The total synthesis of breviones present three key points: the configuration of their many stereogenic centers, the spiranic carbon placed between rings C and D, and the polyketide lactone ring E. The retrosynthetic analysis of Breviones A and B is shown in Scheme 1. In the case of Breviones C and D, we envisioned a retrosynthetic methodology involving an expansion of the A ring to build up the cycloheptanone system from the common intermediate R-3 (Scheme 2).
Figure 1. Brevianes isolated from P. brevicompactum (1-5) and from Lygodium flexuosum (6). The different breviane backbones are depicted on the right side of the figure.
Scheme 1. Retrosynthetic analysis for rings A-C of Breviones A and B.
Scheme 2. Retrosynthetic analysis for rings A-C of Breviones C and D.
We used a wheat coleoptile bioassay in test tubes, and germination and growth bioassay with monocots and dicots in Petri dishes. The general procedure for the coleoptile bioassay has been previously described (Macías et al., 2000b).
Products were purified (+99%) by HPLC and tested at concentrations of 1000 µM to 10 µM in a buffered nutritive aqueous solution (citric acid-sodium hydrogenphosphate buffer, pH 5.6; 2% sucrose). Mother solutions of pure compounds were prepared in DMSO and diluted to the proper concentration with the buffer to a 0.5% v/v DMSO final maximum concentration. Subsequent dilutions were prepared maintaining the same buffer and DMSO concentrations. Bioassays were performed in 10 mL test tubes as follows: five coleoptiles were placed per tube containing 2 mL of test solution each; three replicates were prepared for each test solution and the experiments were run in duplicate. Test tubes were placed in a roller tube apparatus and rotated at 6 rpm for 24 h at 22 °C in the dark. Increments of coleoptile elongation were measured by digitalization of their photographic images and data were statistically analyzed.
Petri dish bioassay. The general procedure has been previously described (Macías et al., 2000b). Mother test solutions (10-3or10-4M) were prepared using MES (2-[N-morpholino]-ethanesulfonic acid) 10 mM and the rest were obtained by dilution. Parallel controls were performed. All pH values were adjusted to 6.0 before bioassay with MES. All products were purified prior to the bioassay using HPLC equipped with a refractive index detector. Minimum degree of purity was of 99% as extracted from the chromatograms. Germination index, root length and shoot length were measured and recorded at the end of the experiment using Phytomed®.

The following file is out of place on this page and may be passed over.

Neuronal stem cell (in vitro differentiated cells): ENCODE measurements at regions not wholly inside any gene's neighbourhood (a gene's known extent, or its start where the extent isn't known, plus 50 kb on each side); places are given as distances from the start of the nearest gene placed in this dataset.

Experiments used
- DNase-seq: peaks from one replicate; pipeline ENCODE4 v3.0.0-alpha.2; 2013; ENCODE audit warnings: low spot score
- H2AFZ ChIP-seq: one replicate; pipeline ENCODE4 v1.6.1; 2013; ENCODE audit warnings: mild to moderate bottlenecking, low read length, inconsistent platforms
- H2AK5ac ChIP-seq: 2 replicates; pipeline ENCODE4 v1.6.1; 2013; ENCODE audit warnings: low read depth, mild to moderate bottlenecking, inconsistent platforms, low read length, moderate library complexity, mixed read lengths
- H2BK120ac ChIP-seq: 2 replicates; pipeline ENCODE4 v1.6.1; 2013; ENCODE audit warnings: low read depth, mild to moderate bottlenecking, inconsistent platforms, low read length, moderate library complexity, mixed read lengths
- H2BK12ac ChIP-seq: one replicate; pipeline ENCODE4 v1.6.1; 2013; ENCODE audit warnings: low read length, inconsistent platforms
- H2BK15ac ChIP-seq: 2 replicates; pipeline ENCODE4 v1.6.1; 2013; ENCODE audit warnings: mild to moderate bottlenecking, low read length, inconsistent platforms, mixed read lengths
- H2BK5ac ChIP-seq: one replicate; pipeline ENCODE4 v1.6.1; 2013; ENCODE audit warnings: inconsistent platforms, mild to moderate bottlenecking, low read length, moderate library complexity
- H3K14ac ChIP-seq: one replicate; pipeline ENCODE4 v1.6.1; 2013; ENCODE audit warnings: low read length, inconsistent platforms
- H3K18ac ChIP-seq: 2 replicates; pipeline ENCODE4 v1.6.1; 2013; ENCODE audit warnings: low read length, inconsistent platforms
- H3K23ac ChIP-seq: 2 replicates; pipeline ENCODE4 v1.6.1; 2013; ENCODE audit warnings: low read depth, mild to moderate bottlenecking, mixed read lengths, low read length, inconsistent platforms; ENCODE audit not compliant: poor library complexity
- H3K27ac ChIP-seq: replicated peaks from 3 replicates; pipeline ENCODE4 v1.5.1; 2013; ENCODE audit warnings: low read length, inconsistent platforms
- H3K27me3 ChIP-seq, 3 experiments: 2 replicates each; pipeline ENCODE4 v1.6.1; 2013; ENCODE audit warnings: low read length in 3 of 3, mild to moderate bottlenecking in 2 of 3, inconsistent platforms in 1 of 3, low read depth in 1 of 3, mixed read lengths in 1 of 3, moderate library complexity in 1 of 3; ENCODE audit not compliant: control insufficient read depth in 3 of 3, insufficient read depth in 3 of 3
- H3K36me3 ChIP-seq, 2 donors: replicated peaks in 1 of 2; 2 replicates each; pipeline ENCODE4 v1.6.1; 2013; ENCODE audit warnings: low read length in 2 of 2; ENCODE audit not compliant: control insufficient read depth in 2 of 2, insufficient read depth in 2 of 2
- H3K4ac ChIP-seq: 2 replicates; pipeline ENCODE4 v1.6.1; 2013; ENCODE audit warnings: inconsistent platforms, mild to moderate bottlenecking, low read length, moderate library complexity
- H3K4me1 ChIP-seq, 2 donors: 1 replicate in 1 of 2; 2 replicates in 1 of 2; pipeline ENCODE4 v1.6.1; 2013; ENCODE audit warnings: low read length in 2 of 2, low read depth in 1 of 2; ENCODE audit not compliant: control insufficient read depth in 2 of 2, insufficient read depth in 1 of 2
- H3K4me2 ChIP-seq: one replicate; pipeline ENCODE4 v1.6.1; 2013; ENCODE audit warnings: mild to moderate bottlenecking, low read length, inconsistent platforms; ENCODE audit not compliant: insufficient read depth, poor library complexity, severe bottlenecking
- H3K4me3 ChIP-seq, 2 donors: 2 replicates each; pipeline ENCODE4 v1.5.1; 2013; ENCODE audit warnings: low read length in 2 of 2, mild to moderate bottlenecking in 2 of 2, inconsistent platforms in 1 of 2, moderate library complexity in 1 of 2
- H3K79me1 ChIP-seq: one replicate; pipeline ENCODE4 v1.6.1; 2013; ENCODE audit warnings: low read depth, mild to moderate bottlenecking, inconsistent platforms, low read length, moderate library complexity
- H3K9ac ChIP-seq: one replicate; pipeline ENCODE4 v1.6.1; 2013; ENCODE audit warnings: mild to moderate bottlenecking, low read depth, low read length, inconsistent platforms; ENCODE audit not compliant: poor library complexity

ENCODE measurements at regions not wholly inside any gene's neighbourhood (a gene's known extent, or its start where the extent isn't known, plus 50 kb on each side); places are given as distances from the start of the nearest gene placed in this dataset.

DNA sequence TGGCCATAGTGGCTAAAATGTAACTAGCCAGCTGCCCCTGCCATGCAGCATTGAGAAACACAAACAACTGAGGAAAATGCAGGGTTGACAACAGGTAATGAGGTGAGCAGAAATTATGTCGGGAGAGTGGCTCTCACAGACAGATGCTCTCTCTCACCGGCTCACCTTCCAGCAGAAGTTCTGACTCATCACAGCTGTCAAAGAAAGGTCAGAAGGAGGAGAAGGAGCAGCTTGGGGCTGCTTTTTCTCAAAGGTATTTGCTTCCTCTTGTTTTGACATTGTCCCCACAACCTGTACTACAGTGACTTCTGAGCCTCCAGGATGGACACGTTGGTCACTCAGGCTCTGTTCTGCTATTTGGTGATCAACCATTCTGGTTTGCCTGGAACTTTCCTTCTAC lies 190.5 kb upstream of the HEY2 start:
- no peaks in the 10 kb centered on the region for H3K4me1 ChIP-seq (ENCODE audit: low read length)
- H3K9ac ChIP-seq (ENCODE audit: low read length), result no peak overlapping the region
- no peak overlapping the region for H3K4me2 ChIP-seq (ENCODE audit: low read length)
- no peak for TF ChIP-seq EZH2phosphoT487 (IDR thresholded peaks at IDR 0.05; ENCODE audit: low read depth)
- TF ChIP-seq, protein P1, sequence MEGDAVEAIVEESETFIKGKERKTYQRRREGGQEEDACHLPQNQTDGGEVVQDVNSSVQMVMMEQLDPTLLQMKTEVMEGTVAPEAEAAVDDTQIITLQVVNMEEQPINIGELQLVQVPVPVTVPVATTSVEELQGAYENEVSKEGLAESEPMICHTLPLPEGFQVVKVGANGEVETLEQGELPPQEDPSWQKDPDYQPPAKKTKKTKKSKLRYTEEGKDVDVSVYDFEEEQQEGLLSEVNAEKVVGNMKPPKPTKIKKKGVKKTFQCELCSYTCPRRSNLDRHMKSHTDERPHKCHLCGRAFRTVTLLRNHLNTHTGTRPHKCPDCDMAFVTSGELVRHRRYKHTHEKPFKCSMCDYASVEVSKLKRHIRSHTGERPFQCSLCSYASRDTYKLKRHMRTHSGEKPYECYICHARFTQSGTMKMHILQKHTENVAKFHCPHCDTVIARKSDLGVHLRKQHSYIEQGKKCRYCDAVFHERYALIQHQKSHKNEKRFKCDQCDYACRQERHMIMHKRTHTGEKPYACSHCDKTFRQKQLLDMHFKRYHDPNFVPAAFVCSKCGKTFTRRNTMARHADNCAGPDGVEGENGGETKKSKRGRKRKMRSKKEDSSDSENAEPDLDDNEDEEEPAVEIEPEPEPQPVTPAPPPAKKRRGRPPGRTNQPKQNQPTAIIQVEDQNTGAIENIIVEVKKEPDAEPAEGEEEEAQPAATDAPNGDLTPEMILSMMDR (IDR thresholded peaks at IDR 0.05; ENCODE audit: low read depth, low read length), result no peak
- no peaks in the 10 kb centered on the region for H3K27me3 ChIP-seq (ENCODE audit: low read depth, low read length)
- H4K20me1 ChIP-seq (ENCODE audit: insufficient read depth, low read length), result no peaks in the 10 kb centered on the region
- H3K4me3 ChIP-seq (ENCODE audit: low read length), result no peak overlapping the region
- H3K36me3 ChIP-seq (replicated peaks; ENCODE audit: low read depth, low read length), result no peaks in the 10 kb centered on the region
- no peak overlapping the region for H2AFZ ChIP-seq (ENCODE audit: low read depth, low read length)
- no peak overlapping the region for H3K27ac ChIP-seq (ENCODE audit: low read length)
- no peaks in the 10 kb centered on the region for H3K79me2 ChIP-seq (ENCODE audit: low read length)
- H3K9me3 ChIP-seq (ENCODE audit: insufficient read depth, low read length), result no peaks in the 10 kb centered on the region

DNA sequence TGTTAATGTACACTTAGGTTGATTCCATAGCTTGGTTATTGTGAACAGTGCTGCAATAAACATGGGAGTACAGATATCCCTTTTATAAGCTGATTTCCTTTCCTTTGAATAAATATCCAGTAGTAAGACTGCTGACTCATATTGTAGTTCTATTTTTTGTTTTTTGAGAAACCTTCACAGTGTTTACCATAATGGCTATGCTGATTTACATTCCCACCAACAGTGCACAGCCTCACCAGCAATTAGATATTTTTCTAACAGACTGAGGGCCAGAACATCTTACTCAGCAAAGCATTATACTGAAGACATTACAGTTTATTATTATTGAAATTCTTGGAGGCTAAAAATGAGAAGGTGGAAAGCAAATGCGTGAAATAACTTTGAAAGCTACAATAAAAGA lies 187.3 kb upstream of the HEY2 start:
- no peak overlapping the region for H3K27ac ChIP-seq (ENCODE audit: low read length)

According to the retrosynthetic analysis depicted in Scheme 1, we gained access to the A-D ring system of Breviones A and B with the proper stereochemistry at each stereogenic carbon (Scheme 3). We are in process of preparing synthon A (Scheme 1) that will allow for a coupling to yield the spiranic D ring.
Scheme 3. Key: a) 1) H2O, 50 ºC, 24 h, pent-1-en-3-one (EVK) 2) S-phenylalanine, 7 days, (+)-camphorsulfonic acid, DMF, 30→70ºC; 3) NH4Cl, aq. sat.; b) NaBH4, MeOH; c) KOH/MeOH 10%, EVK, 36h; d) MeI, Li/NH3; e) H2, Pd/C, 2atm., 5 days; f) HOCH2CH2OH, p-TSOH; g) PDC, CH2Cl2
Scheme 4. Synthetic scheme for cycloheptane ring preparation.
Using compound 3 as starting material, we gained access to the silyl enol-ether preparing the way for the proposed cyclopropanation and ring expansion reactions (Scheme 4).
We have synthesized the ABC ring-system of Breviones A-D in an enantioselective way. Bioassays with all the intermediates and related compounds have been performed using the etiolated wheat coleoptiles and Petri dishes bioassays.